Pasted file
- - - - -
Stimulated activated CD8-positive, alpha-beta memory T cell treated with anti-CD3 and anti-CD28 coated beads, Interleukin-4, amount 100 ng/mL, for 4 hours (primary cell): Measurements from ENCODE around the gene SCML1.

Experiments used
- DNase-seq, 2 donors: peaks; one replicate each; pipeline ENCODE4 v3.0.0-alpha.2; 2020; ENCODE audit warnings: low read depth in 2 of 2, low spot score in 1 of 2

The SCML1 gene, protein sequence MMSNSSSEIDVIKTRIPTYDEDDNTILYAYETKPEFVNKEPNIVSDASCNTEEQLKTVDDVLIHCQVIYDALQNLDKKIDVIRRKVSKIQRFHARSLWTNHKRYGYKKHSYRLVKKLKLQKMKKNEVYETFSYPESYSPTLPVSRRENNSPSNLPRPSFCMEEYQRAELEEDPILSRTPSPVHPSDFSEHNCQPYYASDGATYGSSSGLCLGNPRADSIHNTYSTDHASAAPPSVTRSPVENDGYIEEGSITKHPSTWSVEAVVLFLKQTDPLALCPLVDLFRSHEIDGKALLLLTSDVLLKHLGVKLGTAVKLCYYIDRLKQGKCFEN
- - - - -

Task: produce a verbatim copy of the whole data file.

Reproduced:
Stimulated activated CD8-positive, alpha-beta memory T cell treated with anti-CD3 and anti-CD28 coated beads, Interleukin-4, amount 100 ng/mL, for 4 hours (primary cell): Measurements from ENCODE around the gene SCML1.

Experiments used
- DNase-seq, 2 donors: peaks; one replicate each; pipeline ENCODE4 v3.0.0-alpha.2; 2020; ENCODE audit warnings: low read depth in 2 of 2, low spot score in 1 of 2

The SCML1 gene, protein sequence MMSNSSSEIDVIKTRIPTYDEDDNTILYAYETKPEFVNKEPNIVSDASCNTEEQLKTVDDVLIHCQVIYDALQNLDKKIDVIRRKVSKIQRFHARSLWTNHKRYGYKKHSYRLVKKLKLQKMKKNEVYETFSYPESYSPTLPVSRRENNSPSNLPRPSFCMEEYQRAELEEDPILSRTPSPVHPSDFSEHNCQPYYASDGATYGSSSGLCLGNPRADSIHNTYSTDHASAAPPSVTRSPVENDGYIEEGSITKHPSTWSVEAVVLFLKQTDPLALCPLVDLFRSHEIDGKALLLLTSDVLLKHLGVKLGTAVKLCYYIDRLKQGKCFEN